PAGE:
Mahmoud M. Soliman, MD, Tamer A. Macky, MD, FRCSED, Nermeen A. Fawzi, M.Sc., Noha Khater, MD, FRCSED, MRCOphth.


To report our two-years experience with the safety and efficacy of intravitreal triamcinolone acetonide (TA) in treating diffuse diabetic macular edema refractory to laser.


Department of Ophthalmology, Cairo University Hospitals, Cairo, Egypt.


Fourteen eyes of 10 patients with clinically significant macular edema (CSME) that failed to respond to at least one session of laser photocoagulation were included. At least 3 months after initial laser therapy, the response was measured by clinical examination and optical coherence tomography (OCT). Eyes with a residual central macular thickness of more than 250 µm and a visual loss from baseline were offered intravitreal 4 mg TA. Visual acuity and quantitative changes in OCT macular thickening were assessed. Potential surgery- and steroid-related complications were monitored.


All patients completed one year of follow-ups and 4 patients (50% of eyes) completed 2 years. Mean improvement of visual acuity from baseline was 1.5, 1.8, 1.7, 2, and 3 Snellen lines at 3, 6, 12, 18 and 24 months, respectively. The central macular thickness as measured by OCT decreased by 57%, 58%, 56%, 40% and 36% at the same intervals respectively from an initial pretreatment mean of 415.75 +/- 262 µm. The mean increase in intraocular pressure was 5.5, 6.5, 3.2, 2- and 2mmHg at the same intervals from a mean baseline of 14mmHg. One patient exhibited progression of nuclear cataract in both eyes, one of which was injected. No other complications were note during the follow-up periods.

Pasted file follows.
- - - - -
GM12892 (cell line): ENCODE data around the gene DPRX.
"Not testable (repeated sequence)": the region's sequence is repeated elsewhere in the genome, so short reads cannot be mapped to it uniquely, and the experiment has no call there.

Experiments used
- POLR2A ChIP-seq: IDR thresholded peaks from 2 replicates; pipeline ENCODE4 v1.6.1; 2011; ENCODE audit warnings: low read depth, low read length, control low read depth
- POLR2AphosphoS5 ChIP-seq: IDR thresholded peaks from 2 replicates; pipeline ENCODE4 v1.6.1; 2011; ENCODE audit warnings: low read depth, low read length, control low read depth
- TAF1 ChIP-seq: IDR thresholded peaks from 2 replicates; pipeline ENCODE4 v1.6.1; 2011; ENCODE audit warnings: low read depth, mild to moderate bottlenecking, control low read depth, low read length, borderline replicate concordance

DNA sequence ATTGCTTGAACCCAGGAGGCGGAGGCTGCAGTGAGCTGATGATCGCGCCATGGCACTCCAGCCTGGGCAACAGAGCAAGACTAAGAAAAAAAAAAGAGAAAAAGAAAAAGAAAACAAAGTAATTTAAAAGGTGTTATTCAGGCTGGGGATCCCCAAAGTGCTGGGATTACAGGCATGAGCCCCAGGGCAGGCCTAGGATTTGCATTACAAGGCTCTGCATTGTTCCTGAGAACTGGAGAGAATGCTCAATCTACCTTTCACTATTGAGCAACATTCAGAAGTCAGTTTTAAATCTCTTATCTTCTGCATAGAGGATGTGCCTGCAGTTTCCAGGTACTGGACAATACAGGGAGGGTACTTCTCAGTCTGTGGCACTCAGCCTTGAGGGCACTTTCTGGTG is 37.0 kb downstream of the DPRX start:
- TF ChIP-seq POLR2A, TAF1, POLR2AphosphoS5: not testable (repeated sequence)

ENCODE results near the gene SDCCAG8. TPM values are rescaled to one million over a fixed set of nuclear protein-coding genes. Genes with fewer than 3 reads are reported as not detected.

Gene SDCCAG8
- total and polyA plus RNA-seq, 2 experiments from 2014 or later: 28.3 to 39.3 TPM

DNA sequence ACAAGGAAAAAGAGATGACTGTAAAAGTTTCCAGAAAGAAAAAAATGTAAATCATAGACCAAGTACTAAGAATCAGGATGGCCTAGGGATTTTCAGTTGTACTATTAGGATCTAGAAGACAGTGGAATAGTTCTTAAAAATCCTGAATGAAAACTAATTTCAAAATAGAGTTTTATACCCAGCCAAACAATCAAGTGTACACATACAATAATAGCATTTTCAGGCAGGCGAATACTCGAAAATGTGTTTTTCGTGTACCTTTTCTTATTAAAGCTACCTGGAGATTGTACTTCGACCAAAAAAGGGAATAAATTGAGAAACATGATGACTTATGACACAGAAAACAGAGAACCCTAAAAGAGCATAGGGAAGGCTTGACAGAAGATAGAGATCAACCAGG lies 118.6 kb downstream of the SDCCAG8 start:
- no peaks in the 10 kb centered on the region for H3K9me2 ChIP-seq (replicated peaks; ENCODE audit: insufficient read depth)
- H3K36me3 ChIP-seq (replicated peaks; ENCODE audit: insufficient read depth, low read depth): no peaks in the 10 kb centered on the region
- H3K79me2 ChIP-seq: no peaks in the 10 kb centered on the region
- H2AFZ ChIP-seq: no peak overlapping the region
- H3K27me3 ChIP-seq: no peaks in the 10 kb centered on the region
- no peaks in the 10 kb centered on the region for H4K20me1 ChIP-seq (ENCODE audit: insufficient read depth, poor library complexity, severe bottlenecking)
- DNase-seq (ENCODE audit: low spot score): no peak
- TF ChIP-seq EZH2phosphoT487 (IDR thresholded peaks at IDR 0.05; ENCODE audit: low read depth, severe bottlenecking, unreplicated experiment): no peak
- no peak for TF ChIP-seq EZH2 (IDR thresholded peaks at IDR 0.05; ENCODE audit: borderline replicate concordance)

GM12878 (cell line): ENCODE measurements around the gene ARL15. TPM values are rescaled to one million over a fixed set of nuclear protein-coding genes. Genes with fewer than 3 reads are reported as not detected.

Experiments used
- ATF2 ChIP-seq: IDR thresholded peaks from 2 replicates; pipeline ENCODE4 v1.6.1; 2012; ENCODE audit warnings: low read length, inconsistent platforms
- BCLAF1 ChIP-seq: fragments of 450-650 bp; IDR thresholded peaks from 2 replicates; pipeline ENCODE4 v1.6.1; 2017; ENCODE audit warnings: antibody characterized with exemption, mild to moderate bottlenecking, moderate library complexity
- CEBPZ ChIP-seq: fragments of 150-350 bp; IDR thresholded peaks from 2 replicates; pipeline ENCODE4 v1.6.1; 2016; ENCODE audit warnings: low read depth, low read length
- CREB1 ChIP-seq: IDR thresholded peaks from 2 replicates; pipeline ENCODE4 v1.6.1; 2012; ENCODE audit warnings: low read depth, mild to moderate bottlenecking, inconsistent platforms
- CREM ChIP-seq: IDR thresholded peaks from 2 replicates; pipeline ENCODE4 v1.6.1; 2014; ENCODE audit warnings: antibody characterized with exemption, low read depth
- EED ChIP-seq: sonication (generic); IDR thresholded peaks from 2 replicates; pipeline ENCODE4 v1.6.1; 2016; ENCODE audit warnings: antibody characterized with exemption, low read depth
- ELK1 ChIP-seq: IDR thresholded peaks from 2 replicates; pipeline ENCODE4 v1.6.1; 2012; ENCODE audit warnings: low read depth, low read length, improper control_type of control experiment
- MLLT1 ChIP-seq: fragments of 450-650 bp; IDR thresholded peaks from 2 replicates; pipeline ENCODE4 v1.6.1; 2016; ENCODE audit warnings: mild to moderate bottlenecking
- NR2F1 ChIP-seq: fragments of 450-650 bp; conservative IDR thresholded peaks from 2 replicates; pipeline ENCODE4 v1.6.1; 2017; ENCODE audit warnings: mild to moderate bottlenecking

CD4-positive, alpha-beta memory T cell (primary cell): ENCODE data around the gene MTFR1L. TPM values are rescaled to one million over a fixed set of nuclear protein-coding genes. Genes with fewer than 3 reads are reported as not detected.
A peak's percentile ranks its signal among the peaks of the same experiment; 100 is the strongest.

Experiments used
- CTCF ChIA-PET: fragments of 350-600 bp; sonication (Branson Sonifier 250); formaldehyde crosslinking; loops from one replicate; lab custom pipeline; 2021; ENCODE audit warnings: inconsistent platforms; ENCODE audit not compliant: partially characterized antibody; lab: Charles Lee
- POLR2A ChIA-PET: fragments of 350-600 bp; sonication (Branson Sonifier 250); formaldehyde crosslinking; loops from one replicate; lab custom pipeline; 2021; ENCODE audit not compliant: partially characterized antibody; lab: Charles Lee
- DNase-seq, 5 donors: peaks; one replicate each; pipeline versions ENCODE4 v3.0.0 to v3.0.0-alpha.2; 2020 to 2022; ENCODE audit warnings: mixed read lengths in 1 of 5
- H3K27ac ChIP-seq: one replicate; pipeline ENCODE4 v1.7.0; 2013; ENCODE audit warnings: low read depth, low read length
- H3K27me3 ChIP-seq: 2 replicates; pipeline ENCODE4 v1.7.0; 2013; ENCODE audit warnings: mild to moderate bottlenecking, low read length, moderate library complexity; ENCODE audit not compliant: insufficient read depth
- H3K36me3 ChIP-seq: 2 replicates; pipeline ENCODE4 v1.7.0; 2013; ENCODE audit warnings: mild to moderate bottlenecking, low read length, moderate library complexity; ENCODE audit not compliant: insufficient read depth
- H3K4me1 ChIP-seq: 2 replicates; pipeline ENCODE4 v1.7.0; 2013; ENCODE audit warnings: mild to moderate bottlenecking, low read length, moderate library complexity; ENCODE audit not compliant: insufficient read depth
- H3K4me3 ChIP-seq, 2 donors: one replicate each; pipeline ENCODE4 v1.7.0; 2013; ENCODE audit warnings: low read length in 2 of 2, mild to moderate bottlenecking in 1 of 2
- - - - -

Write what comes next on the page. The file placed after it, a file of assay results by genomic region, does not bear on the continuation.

Intravitreal triamcinolone is a promising therapeutic method for diabetic macular edema the fails to respond to conventional laser photocoagulation. Complications don’t appear to be prohibitive. Further studies with larger amount of patients are required.

Take-home Message:

Intravitreal triamcinolone injections could be used for patients with refractory diffuse CSME.